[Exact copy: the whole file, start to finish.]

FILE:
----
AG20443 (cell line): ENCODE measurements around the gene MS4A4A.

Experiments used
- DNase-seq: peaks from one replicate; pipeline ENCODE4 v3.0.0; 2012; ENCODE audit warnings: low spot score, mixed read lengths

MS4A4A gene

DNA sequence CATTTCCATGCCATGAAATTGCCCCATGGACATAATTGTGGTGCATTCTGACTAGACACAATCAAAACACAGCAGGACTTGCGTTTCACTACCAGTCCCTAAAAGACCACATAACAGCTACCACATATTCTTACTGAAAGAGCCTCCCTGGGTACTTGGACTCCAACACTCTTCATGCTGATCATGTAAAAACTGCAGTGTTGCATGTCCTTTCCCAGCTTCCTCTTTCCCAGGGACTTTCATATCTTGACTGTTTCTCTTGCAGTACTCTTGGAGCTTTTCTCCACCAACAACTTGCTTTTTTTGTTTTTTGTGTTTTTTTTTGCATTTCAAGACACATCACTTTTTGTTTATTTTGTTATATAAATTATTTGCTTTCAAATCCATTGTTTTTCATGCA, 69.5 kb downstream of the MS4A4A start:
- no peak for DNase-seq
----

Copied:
AG20443 (cell line): ENCODE measurements around the gene MS4A4A.

Experiments used
- DNase-seq: peaks from one replicate; pipeline ENCODE4 v3.0.0; 2012; ENCODE audit warnings: low spot score, mixed read lengths

MS4A4A gene

DNA sequence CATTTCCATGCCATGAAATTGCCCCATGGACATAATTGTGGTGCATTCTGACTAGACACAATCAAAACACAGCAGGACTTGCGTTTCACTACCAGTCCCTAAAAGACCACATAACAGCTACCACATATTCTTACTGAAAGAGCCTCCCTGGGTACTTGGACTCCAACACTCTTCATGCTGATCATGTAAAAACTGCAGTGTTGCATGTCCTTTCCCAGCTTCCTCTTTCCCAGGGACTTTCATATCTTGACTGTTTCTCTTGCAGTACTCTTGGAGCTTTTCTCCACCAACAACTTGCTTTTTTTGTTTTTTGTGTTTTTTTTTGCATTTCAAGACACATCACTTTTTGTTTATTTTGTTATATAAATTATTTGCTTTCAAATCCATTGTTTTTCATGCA, 69.5 kb downstream of the MS4A4A start:
- no peak for DNase-seq